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How To Maximize Muscle Growth With Intermittent Fasting

Want more size and strength gains while doing intermittent fasting? Follow these IF guidelines to maximize muscle while losing body fat.

Intermittent fasting muscle building tips

If you’ve been using Intermittent Fasting (IF), congratulations on the fat loss you’ve likely already experienced!

But if you’re less impressed with the muscle gains and strength levels (meaning, the lack thereof) you’re experiencing with IF, this article is just for you.

Intermittent Fasting’s Downfall: Too Much Breakdown

Intermittent Fasting works incredibly well for dropping body fat relatively easily. It’s also arguably the healthiest way to eat.

But let’s be honest: When it comes to packing on muscle mass and making strength gains, IF falls flat. There’s not a Mr. Olympia competitor alive who uses this technique; it would never allow him to maintain muscle mass. And if you’re over 200 pounds and lean, you’ll have a hard time holding onto that size, not to mention getting bigger, while following IF.

The problem with IF, as it pertains to building muscle, is precisely it’s defining characteristic: the very long periods of fasting. Here, muscle tissue is literally being eaten by the body. This is called muscle protein breakdown (MPB).

The key, then, to growing muscle with IF is maximizing muscle protein synthesis – the opposite of MPB – during the feeding window.

Countering Muscle Breakdown With Synthesis

When you eat a high-protein meal, muscle protein synthesis (MPS) is spiked. This means the muscle is building protein (i.e., muscle). The amount of muscle you carry is dependent on the difference between MPS and MPB. If you have more breakdown (MPB) than synthesis (MPS), you lose muscle; more synthesis than breakdown, and you build muscle. It’s really that simple, and this balance goes on every day.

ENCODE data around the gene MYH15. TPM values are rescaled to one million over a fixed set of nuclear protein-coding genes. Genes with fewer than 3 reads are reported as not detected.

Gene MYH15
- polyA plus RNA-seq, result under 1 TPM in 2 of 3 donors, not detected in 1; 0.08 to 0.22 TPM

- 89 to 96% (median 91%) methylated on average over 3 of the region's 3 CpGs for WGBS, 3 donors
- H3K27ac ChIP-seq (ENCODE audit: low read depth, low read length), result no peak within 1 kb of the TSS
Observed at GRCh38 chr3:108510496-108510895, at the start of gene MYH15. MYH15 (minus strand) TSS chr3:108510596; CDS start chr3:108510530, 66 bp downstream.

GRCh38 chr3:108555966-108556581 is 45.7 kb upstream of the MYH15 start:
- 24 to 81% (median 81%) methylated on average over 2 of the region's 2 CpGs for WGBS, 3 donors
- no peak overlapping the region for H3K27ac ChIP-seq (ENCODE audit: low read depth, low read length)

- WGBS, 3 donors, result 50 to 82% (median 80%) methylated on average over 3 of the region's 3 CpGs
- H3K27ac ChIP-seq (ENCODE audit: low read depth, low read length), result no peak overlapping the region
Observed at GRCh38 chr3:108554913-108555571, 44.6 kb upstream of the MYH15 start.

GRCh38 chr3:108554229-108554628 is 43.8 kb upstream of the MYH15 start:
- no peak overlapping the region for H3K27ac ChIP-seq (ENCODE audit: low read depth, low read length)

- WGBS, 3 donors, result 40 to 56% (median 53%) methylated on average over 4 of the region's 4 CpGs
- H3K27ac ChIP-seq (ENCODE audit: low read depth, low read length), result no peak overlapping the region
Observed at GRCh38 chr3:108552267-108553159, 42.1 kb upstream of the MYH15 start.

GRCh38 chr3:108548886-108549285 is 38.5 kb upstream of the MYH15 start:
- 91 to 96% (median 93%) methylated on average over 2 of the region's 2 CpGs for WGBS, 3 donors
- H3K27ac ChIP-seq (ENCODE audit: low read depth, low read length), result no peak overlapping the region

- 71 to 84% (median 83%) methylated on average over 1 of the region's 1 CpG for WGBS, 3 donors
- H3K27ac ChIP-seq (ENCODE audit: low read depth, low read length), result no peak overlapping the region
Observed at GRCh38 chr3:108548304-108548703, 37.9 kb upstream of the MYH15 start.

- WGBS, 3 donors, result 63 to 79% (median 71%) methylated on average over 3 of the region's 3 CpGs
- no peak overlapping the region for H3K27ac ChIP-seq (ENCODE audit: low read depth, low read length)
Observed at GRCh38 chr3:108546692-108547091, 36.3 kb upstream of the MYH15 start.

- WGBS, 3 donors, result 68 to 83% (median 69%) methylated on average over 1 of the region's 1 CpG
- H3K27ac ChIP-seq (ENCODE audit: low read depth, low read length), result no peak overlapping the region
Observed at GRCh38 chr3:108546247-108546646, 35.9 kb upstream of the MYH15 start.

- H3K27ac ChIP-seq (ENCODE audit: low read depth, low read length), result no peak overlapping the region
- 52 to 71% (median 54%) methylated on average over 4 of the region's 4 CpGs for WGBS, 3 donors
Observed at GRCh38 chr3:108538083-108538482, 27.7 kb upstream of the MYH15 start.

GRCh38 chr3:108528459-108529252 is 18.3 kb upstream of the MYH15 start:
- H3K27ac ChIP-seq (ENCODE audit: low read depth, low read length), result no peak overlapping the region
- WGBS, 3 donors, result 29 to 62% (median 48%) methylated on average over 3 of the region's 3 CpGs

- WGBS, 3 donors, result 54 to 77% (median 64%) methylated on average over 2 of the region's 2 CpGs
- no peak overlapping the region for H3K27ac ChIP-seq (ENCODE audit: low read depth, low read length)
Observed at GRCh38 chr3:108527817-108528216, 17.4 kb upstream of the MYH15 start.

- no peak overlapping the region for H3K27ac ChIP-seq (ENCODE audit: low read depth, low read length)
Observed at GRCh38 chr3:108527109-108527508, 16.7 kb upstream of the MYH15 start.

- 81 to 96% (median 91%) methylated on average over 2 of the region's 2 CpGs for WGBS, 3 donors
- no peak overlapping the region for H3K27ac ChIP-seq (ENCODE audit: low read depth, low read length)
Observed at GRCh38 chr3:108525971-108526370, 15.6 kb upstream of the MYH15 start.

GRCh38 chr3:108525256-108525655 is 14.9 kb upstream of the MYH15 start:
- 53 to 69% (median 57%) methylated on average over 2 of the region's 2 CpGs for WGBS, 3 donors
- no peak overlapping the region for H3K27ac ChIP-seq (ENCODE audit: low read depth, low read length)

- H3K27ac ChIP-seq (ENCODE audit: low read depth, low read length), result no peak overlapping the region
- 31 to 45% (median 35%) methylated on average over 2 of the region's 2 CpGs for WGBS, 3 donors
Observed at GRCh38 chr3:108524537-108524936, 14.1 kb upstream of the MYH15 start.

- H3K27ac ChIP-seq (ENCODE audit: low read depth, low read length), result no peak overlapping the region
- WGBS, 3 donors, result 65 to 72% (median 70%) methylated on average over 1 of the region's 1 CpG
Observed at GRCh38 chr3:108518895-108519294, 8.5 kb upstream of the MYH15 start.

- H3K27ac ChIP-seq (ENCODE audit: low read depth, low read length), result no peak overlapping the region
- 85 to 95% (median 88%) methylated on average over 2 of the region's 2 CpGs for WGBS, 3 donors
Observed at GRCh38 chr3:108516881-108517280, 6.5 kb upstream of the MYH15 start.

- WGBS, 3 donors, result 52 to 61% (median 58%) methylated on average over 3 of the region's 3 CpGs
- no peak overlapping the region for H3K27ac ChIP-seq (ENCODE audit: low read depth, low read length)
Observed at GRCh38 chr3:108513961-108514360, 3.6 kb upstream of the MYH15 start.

Unfortunately, with IF the periods of MPB are much longer than the periods where you can spike MPS. With a daily 16/8 IF diet (fasting for 16 hours, eating the remaining 8 hours), you essentially have 16 hours of MPB but only 8 hours to spike MPS.

Because IF causes massive amounts of MPB during the fasting periods, you need to maximize MPS. To do this, you need to (1) maximize the magnitude of the spike in MPS from each meal, and (2) maximize the number of spikes in MPS you can get in the eight-hour feeding window.

(1) Maxing the Muscle Protein Synthesis Spike

To maximize the MPS spike you get when eating, you need to ensure that you’re getting adequate amounts of leucine with each meal. Research suggests that it takes a minimum of 3-5 grams of leucine to maximize the spike in MPS.

Because of this, I suggest that 15 to 30 minutes before each meal, you take 6-10 grams of BCAAs at a 2:1:1 ratio of leucine to isoleucine to valine. Then, make sure that the subsequent meal provides at least 40 grams of protein, whether that protein comes from a protein shake or, say, a steak.

(2) Maxing the Number of Spikes

Now that you know how to maximize the MPS spike, you need to maximize the number of spikes you can get in your eight-hour feeding window. To do this, I suggest you eat about every 2-2½ hours while taking the 6-10-gram dose of BCAAs before meals as I just described.

This is similar to Intermittent Eating (yes, eating), where you’re eating meals every four hours with BCAAs taken two hours after each meal. With IF, you only have eight hours to eat, so you don’t have time to wait four hours between meals.